In 2013, 880,000 cases of malaria were reported in India with over 128 million tests performed. Malaria testing is mandatory on all blood donations.
Fitch Upgrades Israel's Economic Outlook - Ze'ev Klein (Israel Hayom)
Fitch Ratings on Thursday affirmed Israel's A rating and upgraded the country's long-term outlook from "stable" to "positive."
"The current account surplus expanded to 4.6% of GDP and the Bank of Israel stock of foreign reserves climbed to $90.6 billion," an all-time high, Fitch said.
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- 83 Senators Urge Obama to Boost Israel Aid - Patricia Zengerle
More than four-fifths of the U.S. Senate have signed a letter urging President Obama to quickly reach an agreement on a new defense aid package for Israel worth more than the current $3 billion per year. 51 Republicans and 32 Democrats signed the letter, led by Republican Lindsey Graham and Democrat Chris Coons.
"In light of Israel's dramatically rising defense challenges, we stand ready to support a substantially enhanced new long-term agreement to help provide Israel the resources it requires to defend itself and preserve its qualitative military edge," said the letter. The funding is intended to allow Israel's military to maintain a technological advantage over its Arab neighbors.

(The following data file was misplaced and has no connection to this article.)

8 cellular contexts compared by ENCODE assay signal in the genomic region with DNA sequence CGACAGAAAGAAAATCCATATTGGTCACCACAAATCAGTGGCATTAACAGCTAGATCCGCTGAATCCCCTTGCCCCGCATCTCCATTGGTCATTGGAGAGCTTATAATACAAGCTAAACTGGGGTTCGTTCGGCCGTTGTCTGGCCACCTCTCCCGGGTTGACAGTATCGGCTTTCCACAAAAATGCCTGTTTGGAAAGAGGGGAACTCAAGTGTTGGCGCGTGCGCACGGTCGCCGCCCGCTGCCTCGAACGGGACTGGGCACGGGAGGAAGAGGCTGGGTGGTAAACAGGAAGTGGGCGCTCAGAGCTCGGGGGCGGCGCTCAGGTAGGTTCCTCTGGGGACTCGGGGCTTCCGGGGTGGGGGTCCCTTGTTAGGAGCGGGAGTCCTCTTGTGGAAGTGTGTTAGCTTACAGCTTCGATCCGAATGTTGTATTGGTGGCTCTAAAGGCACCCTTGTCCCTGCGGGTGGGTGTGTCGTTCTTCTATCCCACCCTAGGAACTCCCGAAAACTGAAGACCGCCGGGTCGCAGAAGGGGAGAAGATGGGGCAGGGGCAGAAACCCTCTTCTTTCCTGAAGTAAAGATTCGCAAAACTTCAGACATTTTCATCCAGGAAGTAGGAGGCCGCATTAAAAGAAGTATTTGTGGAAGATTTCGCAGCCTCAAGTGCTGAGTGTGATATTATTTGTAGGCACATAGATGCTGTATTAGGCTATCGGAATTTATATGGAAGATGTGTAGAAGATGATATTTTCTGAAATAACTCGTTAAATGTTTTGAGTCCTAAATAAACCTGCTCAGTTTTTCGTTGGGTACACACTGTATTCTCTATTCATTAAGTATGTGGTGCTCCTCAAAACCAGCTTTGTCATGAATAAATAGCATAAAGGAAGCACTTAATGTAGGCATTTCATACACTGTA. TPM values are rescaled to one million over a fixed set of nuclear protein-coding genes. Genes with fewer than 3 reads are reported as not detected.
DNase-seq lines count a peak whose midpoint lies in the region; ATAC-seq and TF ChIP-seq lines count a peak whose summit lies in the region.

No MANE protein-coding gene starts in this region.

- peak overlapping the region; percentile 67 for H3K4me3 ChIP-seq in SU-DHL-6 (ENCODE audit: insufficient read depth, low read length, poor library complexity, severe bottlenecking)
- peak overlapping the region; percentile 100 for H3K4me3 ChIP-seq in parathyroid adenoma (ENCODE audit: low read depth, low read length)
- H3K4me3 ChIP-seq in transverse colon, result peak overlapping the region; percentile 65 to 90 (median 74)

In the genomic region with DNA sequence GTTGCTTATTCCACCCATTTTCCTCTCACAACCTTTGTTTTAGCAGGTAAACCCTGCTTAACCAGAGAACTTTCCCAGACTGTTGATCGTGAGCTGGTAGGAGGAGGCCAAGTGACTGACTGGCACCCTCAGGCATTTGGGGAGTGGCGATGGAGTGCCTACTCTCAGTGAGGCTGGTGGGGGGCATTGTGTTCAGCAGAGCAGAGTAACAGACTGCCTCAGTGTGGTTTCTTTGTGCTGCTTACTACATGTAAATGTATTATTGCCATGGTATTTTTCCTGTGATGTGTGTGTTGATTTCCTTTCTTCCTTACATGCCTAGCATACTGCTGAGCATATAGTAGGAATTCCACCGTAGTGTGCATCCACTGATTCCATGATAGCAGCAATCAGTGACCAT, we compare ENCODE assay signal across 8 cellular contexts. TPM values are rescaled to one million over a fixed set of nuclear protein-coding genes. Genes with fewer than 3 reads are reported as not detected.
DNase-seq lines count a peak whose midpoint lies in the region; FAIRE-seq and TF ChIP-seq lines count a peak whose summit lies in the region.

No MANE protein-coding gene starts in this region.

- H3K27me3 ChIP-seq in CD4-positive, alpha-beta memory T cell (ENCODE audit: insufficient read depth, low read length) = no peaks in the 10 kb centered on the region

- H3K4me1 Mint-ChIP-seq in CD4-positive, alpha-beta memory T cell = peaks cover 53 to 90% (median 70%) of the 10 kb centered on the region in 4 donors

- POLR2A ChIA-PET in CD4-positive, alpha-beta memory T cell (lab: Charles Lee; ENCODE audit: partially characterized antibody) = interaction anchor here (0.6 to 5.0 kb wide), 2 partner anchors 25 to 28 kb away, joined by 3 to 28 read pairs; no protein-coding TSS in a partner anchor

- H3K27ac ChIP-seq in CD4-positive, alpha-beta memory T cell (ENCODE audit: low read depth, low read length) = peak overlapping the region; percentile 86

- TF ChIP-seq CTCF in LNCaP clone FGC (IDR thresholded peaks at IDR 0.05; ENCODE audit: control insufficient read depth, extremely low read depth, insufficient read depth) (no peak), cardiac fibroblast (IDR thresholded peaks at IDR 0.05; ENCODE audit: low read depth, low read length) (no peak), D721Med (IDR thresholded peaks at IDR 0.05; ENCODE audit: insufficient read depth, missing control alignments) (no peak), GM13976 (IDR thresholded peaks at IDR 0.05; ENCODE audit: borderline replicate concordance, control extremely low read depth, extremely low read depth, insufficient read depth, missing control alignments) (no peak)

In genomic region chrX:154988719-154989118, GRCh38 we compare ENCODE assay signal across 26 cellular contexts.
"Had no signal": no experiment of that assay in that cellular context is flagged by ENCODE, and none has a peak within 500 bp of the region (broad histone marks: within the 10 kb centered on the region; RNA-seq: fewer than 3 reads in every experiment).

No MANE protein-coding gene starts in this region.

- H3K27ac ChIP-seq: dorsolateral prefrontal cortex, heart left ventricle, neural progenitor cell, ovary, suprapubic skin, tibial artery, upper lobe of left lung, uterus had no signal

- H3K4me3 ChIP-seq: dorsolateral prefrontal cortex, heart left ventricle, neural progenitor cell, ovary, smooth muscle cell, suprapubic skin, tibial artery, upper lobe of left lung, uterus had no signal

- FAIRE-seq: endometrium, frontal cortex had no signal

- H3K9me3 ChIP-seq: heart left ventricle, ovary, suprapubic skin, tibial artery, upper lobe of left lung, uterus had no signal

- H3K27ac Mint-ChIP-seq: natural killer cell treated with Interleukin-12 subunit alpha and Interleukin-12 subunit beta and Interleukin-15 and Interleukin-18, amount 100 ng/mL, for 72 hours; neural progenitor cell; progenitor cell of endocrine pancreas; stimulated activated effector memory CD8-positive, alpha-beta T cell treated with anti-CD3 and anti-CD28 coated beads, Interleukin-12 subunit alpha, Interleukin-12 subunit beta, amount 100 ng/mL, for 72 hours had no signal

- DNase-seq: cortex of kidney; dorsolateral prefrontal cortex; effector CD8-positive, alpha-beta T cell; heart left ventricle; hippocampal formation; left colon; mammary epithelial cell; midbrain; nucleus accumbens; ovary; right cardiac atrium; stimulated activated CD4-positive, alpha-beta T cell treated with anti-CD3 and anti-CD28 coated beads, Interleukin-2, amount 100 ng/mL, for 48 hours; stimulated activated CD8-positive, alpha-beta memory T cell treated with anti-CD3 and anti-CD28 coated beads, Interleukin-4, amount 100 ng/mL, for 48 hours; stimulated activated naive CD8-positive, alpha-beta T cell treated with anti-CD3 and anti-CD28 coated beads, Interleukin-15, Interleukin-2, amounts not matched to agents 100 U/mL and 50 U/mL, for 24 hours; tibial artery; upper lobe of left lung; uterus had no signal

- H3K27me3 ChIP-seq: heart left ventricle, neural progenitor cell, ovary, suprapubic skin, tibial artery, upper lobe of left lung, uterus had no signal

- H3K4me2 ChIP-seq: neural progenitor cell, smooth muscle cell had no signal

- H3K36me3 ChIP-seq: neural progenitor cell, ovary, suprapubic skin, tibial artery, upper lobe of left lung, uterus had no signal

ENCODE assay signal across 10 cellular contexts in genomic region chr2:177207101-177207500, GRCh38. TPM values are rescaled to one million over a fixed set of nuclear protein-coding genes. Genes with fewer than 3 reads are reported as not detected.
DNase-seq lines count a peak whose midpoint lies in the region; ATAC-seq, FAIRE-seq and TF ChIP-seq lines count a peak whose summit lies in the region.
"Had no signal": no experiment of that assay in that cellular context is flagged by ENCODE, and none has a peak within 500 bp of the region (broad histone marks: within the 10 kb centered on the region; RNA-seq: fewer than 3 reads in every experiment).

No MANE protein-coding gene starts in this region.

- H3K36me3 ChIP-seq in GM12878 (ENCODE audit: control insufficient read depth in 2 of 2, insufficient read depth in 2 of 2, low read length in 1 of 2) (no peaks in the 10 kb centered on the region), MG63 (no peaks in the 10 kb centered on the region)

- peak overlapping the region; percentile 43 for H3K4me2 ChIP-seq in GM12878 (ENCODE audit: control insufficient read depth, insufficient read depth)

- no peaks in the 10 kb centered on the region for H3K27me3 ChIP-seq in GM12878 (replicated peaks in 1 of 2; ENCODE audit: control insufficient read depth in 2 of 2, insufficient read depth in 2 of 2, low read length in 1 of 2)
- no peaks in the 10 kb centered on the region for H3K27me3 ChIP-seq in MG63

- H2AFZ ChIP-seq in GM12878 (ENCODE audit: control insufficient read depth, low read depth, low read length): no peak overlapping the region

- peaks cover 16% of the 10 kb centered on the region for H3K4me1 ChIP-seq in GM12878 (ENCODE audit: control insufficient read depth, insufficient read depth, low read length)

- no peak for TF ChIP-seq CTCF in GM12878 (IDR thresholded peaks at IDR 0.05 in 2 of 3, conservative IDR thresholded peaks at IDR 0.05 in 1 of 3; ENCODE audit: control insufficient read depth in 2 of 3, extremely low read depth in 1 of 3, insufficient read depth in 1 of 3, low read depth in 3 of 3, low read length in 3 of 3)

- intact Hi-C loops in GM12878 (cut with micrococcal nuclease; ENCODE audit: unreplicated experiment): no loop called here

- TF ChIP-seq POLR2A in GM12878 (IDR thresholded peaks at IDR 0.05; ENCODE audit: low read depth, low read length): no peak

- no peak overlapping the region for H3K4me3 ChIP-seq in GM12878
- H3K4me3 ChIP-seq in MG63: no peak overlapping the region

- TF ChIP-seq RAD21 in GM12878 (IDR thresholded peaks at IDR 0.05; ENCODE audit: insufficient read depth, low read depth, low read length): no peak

The letter said the Senate also intends to consider increased U.S. funding for cooperative missile defense programs. (Reuters)
See also Military Aid to Israel Benefits U.S. Weapons Contractors - Karoun Demirjian
Much of U.S. military aid to Israel, which covers about a fifth of its defense budget, is currently tied to the requirement that Israel purchase weapons from U.S. contractors.
- U.S. Shifts Troops in Sinai after Attacks by Islamic Militants - W.J. Hennigan
The Pentagon has shifted more than 100 U.S. soldiers from a desert camp near the Egypt-Israeli border in the Sinai Peninsula after a barrage of attacks by militants linked to Islamic State on Egyptian military outposts in northern Sinai. The U.S. troops, part of the peacekeeping force that helps maintain the 1979 treaty between Egypt and Israel, were transferred 300 miles south to a more secure area.